Contracts as Marketing Material

May 17, 2016

Often the first document that a customer will receive from a company is a contract. It could be a non-disclosure agreement, a service agreement, or any initial contract. Such contracts can be a branding and marketing opportunity that demonstrates a high degree of professionalism. Many companies spend thousands of dollars to build websites, print business cards, and create brochures, but will not consider the perception that the business documents can produce.

Here are a few ideas for making contracts operate as marketing material:

Applicability

Customers that receive contracts that do not seem to apply to the transaction can feel like a waste of time to a customer. Customers often have contracts reviewed by legal counsel, and an agreement that does not address the purpose of the transaction or is too generic can be costly and time-consuming. For example, a web designer should have an agreement that is tailored to how the design process will be conducted, how domains are acquired, access to dashboards, security features, and for many other issues specifically related to website design. Using a generic design agreement that could be used for any kind of design such as graphic design or product design may leave a customer feeling confused. Moreover, an agreement that does not specifically apply may also fail to include important clauses that can mitigate liability, or worse, include clauses that actually create liability.

Organization

Contracts that make it difficult to find specific information can also project a negative impression of a company. An unorganized agreement can make a process feel unorganized. For example, a managed service provider that uses an agreement organized in alphabetical order may actually be difficult to use because common items may be referenced under different names. A statement of work may be referred to interchangeably as an SOW, an Order, a Purchase Order, or a Work Order. Depending on the customer’s familiarity with these terms, finding the appropriate section could be a challenge in an alphabetized contract.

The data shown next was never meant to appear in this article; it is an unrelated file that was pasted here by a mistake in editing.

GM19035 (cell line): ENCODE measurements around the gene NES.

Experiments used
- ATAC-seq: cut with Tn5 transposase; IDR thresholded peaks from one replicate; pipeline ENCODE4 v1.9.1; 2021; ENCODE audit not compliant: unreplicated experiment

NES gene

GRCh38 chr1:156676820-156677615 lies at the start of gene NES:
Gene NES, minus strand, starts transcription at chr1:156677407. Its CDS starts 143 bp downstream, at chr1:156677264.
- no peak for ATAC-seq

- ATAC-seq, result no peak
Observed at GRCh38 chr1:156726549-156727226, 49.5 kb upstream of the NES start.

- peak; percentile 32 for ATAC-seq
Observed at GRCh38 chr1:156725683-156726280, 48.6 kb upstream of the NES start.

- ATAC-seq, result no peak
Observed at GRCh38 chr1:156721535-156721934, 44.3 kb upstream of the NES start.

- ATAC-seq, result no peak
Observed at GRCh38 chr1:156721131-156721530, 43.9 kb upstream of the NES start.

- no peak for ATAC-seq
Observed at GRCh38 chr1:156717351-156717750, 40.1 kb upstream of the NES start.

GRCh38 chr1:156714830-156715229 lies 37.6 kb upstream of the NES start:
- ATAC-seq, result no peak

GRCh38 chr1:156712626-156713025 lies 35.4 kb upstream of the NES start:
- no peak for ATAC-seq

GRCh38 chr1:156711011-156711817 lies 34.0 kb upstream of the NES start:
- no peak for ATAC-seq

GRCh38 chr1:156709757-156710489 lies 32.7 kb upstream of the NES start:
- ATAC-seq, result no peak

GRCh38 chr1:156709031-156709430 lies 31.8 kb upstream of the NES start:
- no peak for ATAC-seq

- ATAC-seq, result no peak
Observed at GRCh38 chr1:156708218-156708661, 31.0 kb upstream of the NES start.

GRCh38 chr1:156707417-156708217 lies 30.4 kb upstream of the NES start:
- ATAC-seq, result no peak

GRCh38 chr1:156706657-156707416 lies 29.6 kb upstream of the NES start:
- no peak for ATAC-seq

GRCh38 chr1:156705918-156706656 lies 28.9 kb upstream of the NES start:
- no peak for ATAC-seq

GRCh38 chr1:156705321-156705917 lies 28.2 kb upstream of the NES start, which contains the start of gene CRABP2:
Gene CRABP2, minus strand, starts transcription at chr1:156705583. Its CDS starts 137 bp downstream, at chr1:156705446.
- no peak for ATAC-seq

Content

The content of a contract should be enough to protect the parties, but it does not have to address every possible issue. Although it may be ideal to have every issue addressed upfront, there is a cost of both time and money to read, review, and negotiate any contract. The content of a contract should address the common risks as well as any non-common, but high potential risk issues. Using contracts that are too short can leave a company vulnerable to unnecessary liability. Using a contract that is too long can cause delay in closing deals and starting projects. Moreover, using base contracts that are completely one-sided may only benefit the attorney that are paid to revise and negotiate them. From a marketing perspective, a client is likely to appreciate seeing a contract with the appropriate amount of content that is tailored to the transaction because the contract can demonstrate that the client has chosen a company that understands the transaction. 

Design

The layout of a contract can make a difference in how the contract is perceived and negotiated. Using typefaces that are too small can convey the message to a client or prospective client that you either do not care if the contract is read or are not interested in negotiating the document. Of course, there may be a time and place for such a design, but using a readable typeface and type size is preferable. Additionally, contracts can utilize a myriad of design elements such as columns, boxes, bullet points, checklists, etc. Also, design can be used in the way appendices, attachments, statements of work, amendments, purchase orders, and other documents are incorporated into a contract.

Branding

Contracts can include a companies branding, such as a logo and other design elements as another opportunity to make an impression on a customer. Using the logo on a cover page and elsewhere throughout the document can add a professional feel to the document. Company logos can be placed in the headers, footers, or even as a watermark behind the text. Other branding elements can be used as boarders and incorporate a company’s color scheme. Even the contract process can be an opportunity to promote a company’s brand.

Contracts can be used as marketing material because they are often used in the sales process. Companies are constantly making impressions on their customers through the way phones are answered, the politeness of the staff, and written communications between their customers. Contracts are part of the written communications that can be judged by a customer. To improve the impression of a contract and ultimately the impression of a company, contracts can be approached as marketing material. After all, the contact may be the first and last thing a customer sees before deciding to sign up for a company’s product or service.